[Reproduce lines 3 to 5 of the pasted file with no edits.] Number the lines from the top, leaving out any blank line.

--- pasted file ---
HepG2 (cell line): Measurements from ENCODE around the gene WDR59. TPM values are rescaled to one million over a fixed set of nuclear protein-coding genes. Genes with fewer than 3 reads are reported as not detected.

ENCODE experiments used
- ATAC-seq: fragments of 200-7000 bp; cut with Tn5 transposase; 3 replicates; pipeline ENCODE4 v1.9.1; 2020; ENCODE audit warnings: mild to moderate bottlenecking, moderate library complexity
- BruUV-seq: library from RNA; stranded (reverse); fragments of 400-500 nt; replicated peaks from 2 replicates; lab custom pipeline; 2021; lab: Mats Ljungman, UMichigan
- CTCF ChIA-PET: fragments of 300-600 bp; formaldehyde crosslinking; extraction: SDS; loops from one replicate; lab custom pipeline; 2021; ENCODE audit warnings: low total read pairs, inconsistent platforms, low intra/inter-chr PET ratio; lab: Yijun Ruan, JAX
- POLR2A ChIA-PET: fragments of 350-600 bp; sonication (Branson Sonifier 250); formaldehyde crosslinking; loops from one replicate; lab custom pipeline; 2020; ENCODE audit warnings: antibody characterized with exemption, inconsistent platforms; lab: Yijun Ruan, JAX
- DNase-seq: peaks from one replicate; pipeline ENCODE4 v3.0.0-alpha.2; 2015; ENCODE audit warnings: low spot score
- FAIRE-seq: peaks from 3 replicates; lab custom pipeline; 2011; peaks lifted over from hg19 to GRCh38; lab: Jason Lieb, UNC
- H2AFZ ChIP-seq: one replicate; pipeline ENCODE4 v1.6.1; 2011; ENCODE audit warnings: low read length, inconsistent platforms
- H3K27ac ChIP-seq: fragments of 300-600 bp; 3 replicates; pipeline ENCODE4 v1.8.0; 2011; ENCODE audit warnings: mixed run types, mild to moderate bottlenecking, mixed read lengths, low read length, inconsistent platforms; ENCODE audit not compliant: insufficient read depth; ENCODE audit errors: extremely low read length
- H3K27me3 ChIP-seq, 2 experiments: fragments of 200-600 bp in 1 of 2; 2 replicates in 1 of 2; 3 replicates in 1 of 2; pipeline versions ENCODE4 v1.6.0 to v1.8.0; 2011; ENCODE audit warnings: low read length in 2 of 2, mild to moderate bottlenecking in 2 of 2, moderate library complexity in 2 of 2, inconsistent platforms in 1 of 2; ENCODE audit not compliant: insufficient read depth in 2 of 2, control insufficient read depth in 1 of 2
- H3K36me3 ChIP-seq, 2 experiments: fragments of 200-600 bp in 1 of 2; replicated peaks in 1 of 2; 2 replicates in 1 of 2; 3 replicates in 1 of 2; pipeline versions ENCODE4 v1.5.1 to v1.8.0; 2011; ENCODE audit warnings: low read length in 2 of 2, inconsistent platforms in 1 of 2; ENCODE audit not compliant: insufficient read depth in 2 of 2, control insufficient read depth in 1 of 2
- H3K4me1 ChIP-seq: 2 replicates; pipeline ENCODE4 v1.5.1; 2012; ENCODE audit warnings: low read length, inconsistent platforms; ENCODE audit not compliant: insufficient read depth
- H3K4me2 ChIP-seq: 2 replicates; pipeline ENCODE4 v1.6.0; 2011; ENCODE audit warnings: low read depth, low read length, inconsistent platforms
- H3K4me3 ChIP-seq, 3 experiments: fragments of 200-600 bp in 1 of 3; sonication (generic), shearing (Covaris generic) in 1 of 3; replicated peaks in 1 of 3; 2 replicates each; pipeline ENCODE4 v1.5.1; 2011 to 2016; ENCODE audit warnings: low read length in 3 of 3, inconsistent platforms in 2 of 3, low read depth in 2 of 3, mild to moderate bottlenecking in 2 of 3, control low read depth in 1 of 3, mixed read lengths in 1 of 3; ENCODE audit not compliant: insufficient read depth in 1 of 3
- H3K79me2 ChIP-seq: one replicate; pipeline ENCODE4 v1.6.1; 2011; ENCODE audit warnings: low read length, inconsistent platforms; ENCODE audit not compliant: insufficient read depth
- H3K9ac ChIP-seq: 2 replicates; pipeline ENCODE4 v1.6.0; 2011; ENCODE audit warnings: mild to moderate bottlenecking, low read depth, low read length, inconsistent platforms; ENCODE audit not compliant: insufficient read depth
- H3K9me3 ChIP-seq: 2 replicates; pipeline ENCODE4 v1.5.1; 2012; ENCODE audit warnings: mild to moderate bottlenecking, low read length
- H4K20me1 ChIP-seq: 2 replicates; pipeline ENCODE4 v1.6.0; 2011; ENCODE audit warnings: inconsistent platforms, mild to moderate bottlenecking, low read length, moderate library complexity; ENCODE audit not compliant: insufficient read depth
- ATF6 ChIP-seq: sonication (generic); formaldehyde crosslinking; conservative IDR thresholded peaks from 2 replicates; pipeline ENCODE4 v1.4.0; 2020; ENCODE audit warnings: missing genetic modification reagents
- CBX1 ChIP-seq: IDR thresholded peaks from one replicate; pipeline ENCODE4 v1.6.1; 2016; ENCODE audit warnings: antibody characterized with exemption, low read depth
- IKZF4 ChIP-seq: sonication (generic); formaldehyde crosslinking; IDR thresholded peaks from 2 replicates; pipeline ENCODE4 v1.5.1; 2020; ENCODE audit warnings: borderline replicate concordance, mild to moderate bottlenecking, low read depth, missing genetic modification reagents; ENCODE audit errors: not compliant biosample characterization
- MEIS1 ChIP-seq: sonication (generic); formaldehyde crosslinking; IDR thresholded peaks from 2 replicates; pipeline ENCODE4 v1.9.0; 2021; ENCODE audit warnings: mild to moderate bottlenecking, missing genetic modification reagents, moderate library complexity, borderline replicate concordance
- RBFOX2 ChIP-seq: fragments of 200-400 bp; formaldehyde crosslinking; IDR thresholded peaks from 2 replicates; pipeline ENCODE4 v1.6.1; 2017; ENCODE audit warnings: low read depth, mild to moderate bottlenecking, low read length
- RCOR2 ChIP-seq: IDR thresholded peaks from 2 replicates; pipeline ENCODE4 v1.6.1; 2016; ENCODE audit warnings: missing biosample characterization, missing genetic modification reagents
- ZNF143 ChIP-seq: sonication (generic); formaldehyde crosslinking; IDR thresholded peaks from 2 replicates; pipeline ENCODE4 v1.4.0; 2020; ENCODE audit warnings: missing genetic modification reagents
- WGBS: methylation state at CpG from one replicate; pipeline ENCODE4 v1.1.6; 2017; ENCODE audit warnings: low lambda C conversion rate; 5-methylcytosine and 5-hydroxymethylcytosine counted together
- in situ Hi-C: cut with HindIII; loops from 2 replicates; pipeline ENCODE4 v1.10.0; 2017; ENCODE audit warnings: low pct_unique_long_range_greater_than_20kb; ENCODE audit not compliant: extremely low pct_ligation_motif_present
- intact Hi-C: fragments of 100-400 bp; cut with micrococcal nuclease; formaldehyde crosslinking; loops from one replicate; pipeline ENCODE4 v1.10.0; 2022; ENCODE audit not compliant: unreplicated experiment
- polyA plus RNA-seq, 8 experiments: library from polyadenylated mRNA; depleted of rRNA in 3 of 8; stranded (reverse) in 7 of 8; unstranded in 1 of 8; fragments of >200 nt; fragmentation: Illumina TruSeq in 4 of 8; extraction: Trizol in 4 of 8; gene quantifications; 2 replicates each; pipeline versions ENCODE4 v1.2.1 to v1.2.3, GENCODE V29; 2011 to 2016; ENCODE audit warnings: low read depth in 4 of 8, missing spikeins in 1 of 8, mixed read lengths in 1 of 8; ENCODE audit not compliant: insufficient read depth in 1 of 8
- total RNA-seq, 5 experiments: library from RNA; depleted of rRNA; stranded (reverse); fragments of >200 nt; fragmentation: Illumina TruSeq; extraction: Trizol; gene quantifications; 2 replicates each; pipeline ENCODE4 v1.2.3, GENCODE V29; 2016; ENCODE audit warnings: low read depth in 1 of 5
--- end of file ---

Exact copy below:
- ATAC-seq: fragments of 200-7000 bp; cut with Tn5 transposase; 3 replicates; pipeline ENCODE4 v1.9.1; 2020; ENCODE audit warnings: mild to moderate bottlenecking, moderate library complexity
- BruUV-seq: library from RNA; stranded (reverse); fragments of 400-500 nt; replicated peaks from 2 replicates; lab custom pipeline; 2021; lab: Mats Ljungman, UMichigan
- CTCF ChIA-PET: fragments of 300-600 bp; formaldehyde crosslinking; extraction: SDS; loops from one replicate; lab custom pipeline; 2021; ENCODE audit warnings: low total read pairs, inconsistent platforms, low intra/inter-chr PET ratio; lab: Yijun Ruan, JAX